Extra resources for students of State and Local Government 180, an upper-division GE class in the Government Department at Sacramento State University
Wednesday, July 27, 2011
SF Chronicle: LA Mayor Villaraigosa ponders future, takes on big issues
LA Mayor Antonio Villaraigosa takes on big issues
Carla Marinucci, Chronicle Political Writer
San Francisco ChronicleJuly 26, 2011 04:00 AM
Copyright San Francisco Chronicle
Photo by Susana Bates / Special to The Chronicle
Los Angeles Mayor Antonio Villaraigosa is reluctant to tackle questions about his political future in California.
Los Angeles Mayor Antonio Villaraigosa has tackled a number of tough urban issues lately - averting a traffic gridlock "Carmageddon," pushing for public-private job creation with San Francisco Mayor Ed Lee, urging reforms to the state's landmark tax measure, Proposition 13, and testifying before Congress in support of federal transportation bills.
But Villaraigosa, who is one of the nation's leading Latino politicians, a former Assembly speaker and the newly named president of the U.S. Conference of Mayors, is reluctant to tackle questions about his political future in California, such as whether he's a potential candidate for U.S. Senate or governor.
"I'm operating as if this was the end of the line," Villaraigosa said over lunch in San Francisco recently. "I'm at a place where I may be riding into the sunset. ... I'm not one of the people who have to be in public office."
After losing the 2001 Democratic mayoral primary to James Hahn, Villaraigosa said, "I saw there was life after this."
Still, as he enters the last two years of his second and final term, Villaraigosa hardly appears ready to "ride into the sunset." Among his recent moves:
-- Delivering tough cuts as chief executive of the nation's second-largest city, slashing 4,600 jobs and reducing services in Los Angeles' $6.9 billion budget. Mayors "can't afford to be ideologues," he said. "To balance the budget, you actually have to make the cuts."
-- Talking up reform of Prop. 13, the 1978 tax reform initiative that Democratic Gov. Jerry Brown recently called the "third rail" - untouchable - of California politics. Villaraigosa is expected to take on the measure's commercial taxation formula in a speech next month before the Sacramento Press Club.
-- As head of the national mayors group, calling for a pullout from the costly war in Afghanistan, arguing that such a move would put billions of dollars back into infrastructure and jobs in U.S. cities that he said are under the "greatest economic threat since the Great Depression."
-- Working closely with San Francisco Mayor Lee to support U.S. Sen. Barbara Boxer's bill creating America Fast Forward, a program that mayors say could provide more than a million jobs a year in the United States and build infrastructure without contributing to the national debt.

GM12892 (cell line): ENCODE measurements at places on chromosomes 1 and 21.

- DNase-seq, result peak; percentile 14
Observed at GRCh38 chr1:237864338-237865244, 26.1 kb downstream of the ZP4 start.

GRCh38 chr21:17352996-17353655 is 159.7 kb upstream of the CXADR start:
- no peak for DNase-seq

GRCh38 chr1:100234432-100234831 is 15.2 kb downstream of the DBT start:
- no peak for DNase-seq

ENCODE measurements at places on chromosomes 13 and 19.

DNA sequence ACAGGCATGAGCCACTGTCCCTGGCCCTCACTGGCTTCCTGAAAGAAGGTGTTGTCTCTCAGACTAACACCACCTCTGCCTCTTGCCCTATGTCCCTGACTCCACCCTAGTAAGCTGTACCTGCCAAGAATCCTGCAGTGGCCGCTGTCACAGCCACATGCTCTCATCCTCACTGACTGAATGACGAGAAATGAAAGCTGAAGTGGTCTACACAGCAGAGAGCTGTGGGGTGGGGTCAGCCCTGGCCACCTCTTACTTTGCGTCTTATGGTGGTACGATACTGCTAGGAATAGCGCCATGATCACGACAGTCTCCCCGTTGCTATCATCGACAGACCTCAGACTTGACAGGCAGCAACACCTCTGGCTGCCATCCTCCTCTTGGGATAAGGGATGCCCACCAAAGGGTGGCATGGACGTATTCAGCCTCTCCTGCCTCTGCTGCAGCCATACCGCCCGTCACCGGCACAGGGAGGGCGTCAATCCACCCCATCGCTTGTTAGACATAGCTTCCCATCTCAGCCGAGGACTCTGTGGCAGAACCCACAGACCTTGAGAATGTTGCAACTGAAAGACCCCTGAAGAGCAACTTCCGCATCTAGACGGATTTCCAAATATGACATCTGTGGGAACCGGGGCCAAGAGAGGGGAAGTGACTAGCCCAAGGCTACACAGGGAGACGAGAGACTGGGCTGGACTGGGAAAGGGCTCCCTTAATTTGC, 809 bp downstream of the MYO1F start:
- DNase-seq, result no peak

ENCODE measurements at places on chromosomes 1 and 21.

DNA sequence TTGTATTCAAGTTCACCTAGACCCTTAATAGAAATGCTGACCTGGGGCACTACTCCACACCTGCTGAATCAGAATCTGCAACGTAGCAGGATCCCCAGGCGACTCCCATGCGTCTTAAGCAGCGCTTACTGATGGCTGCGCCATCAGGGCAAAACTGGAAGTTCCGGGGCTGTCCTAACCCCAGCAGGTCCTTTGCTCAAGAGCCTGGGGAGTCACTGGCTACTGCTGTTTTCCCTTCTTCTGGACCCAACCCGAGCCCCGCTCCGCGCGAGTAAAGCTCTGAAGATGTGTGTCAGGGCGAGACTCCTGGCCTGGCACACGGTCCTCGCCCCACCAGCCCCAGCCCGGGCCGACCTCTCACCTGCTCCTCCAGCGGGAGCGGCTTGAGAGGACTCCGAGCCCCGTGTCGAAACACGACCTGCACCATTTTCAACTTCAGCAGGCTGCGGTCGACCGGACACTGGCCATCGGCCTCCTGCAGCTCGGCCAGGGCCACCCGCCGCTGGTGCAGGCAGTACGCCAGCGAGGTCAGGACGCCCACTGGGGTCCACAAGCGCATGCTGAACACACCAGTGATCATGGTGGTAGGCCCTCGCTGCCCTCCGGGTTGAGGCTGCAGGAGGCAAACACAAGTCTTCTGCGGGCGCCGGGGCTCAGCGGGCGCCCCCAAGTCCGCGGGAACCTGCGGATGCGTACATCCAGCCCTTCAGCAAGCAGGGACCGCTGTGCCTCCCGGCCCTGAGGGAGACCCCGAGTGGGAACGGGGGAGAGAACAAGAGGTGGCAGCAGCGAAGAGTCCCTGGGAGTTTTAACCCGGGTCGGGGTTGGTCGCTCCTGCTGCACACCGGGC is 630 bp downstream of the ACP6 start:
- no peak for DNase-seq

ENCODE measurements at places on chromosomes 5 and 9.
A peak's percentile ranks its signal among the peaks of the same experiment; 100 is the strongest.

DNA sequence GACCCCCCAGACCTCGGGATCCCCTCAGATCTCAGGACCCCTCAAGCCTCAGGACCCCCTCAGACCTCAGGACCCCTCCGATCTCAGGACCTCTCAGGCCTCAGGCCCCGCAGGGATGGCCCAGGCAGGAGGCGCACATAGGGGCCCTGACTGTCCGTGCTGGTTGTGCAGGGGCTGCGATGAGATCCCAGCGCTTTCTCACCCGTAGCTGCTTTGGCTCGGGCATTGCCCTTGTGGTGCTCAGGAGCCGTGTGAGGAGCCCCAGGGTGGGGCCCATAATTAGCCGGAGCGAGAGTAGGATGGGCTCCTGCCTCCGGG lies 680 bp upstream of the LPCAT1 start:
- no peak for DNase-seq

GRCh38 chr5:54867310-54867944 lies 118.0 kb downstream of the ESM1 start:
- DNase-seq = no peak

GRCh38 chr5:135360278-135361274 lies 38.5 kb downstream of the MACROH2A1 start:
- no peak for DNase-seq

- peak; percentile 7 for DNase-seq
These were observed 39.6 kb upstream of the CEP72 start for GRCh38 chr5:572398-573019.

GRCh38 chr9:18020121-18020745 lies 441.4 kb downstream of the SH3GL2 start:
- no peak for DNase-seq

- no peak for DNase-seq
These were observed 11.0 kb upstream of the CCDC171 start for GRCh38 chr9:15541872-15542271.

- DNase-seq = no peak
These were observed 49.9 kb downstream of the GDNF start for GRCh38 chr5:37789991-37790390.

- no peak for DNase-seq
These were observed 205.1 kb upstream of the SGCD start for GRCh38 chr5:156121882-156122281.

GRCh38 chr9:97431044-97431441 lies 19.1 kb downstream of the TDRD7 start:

Villaraigosa has riled some labor leaders, arguing recently that reforms to teacher tenure and seniority and entitlements such as Social Security and Medicare must be included in a discussion of getting state and federal spending under control.
The moves underscore how Villaraigosa looks to be re-emerging from political setbacks, including a much-publicized affair with a Univision TV reporter that broke up his marriage, to take on a new leadership role that some observers suggest is a springboard to bigger venues.
"Antonio is a man of passion - and at times it's gotten the better of him," said former Los Angeles Deputy Mayor Sean Clegg, who has also advised the mayor as a political strategist. "But he always bounces back. I think it's because people understand how much he cares. He's got a great heart, and he's not afraid to lead with it."
But GOP strategist Bettina Inclan, an expert in Latino politics, argues that the mayor is also "a walking negative stereotype," citing Villaraigosa's past personal problems as evidence of a lack of judgment.
"In all his years in office, Mayor Villaraigosa is better known for his personal scandals and ethics violations than for improving Los Angeles or creating jobs," she said. "Latino voters want someone they can look up to, and Mayor Villaraigosa has routinely come up short."
Going high profile
But such criticisms don't appear to faze Villaraigosa - or dull his efforts to take a high profile.
A tireless campaigner for Democratic former U.S. Senator Hillary Rodham Clinton in the 2008 presidential race, the Los Angeles mayor seems eager to assume a front-row position in President Obama's 2012 re-election campaign.
Last week, aiming to upstage GOP presidential candidate Mitt Romney after he slammed Obama on economic issues in a campaign trip to Los Angeles, Villaraigosa said Romney had the "gall" to talk about job-creation when Massachusetts was "47th out of 50" in that area when Romney served as governor of that state.
The White House has noticed Villaraigosa's work. David Agnew, deputy director of the White House Office of Intergovernmental Affairs, called Villaraigosa a valued partner in spotlighting urban issues, pushing green technology and improving the nation's economy.
As head of the mayors' conference, Villaraigosa is "already providing strong leadership," Agnew said. "He's opened up very quickly, making sure America's mayors are having more of a place at the table in the national debate. ... The president gives them time. They know we're committed to the partnership."